already noted, the ordinance does not prohibit enforcement of the criminal penalties provided
under state law, nor could it lawfully do so. Third, both the ordinance and the Act promote the
purpose of deterring conduct related to possession of a controlled substance, while not diverting
law enforcement resources from the enforcement and prosecution of more serious crimes. (See
Bill No. 140377, Whereas clauses, and Comm. v. Gordon, infra).
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There is, however, a significant possibility that a court could find that the legislature, by
classifying marijuana as a Schedule I controlled substance and by classifying the possession of
even a small amount as a misdemeanor, intended that persons convicted of violating this
prohibition should be punished exclusively under the state criminal laws. In Commonwealth v.
Davis, 618 A.2d 426 (Pa. Super. 1992), the Superior Court rejected a defendants argument that,
although the small amount of marijuana violation was classified as a misdemeanor in subsection
(a)(31), the penalty designated there was within the range of a summary offense, and thus his
arrest for the misdemeanor charge should be invalidated. The Court stated that the express
classification of the offense as a misdemeanor was clear evidence of the General Assemblys
intent to grade it as such, notwithstanding the sentence, and that the legislature had intended
offenders in this class to be subject to immediate arrest and search . . . . Id. at 430.
On the other hand, the Act does limit the penalty for such small amount possession to
imprisonment for a maximum of 30 daysconsiderably less than the one-year maximum for
other third degree misdemeanors. This sentence, the Superior Court has held, is the maximum
that a court can impose on a person convicted of a violation of only clause (31) of the Act.
Commonwealth v. Gordon, 897 A.2d 504 (Pa. Super. 2006). In Gordon, the Superior Court
reversed the conviction of a defendant under subsection (a)(16), as well as (a)(31), of the Act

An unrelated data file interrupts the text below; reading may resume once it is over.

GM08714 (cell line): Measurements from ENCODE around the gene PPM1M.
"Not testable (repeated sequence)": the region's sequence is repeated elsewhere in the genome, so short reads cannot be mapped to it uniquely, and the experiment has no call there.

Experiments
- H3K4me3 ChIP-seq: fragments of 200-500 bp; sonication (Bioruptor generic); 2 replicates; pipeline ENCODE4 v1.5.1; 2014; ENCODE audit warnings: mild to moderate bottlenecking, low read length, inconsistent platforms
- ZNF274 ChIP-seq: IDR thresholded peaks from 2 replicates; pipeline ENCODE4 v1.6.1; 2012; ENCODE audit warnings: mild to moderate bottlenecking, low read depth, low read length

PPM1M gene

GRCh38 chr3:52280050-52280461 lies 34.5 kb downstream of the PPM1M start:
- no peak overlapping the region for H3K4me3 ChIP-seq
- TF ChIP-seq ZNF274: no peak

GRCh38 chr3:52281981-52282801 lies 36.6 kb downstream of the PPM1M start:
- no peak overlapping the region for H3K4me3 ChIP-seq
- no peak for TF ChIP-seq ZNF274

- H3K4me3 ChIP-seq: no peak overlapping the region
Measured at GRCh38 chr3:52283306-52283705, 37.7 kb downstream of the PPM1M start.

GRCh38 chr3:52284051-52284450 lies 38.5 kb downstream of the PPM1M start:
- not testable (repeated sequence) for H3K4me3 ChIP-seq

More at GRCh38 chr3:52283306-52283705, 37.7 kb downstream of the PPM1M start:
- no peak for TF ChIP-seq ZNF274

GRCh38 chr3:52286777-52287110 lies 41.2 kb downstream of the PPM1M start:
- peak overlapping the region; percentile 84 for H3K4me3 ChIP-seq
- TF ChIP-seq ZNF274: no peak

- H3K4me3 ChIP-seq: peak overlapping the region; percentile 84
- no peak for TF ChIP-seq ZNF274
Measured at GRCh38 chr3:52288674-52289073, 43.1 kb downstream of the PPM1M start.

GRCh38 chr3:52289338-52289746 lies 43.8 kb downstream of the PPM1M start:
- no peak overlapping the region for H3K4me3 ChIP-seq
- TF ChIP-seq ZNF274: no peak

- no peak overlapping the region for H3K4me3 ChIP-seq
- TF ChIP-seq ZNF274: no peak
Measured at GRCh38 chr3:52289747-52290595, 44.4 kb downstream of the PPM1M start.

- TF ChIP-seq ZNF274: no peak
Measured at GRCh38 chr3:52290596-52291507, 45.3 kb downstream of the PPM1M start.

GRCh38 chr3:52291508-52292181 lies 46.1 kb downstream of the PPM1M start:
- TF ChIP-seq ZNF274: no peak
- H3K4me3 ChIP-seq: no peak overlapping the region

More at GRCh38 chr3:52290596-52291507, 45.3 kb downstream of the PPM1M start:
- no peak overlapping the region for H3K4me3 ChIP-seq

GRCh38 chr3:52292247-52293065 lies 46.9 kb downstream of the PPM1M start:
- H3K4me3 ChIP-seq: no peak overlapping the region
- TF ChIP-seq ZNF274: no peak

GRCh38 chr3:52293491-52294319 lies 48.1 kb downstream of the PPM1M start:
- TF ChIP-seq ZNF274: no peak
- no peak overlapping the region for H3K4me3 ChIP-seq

with possession of 8.67 grams of marijuana, and held that he could only be convicted of a small
amount violation under subsection (a)(31). The court stated the following regarding the
legislative purpose of the Act and of subsection (a)(31) in particular:
In our view, the General Assembly, by including subsection (31) in section 780-
113 of the proscribed conduct section of the Act, wisely set out the specific crime
of possession of a small amount of marijuana, and created a graduated system of
penalties that imposes far heavier punishment for traffickers and lesser sanctions
for casual users of marijuana. This tiered approach furthers the quite purposeful
penological goals of not imprisoning slight offenders and not further crowding
already burdened prison facilities.
897 A.2d at 509. See also Commonwealth v. One (1) Pontiac Trans Am, 809 A.2d 444, 447
(Cmwlth. 2002) (defendant charged only with small amount of marijuana possession, and with
possessing drug paraphernalia not shown to be more than ancillary to such small amount
possession, could not be subject to forfeiture of his vehicle; such result would be grossly
disproportionate to the gravity of the offense that the Forfeiture Act was designed to punish.).
5. Conclusion
As the above discussion evidences, and as we learned from the ruling in Holts Cigar, it
is sometimes difficult to predict when a local law will be found to conflict with an implied
purpose of a state law. There is certainly a risk that a court could find an implied legislative
purpose of criminal punishment for all violators of the Act, even small amount offenders, and
that the ordinance irreconcilably conflicts with that purpose. In my view, however, the balance
of factors weighs in favor of a conclusion that Bill No. 140377 is not preempted by the state
Controlled Substance, Drug, Device and Cosmetic Act. Nor, as interpreted by this office, will it
violate separation of powers principles of the Charter.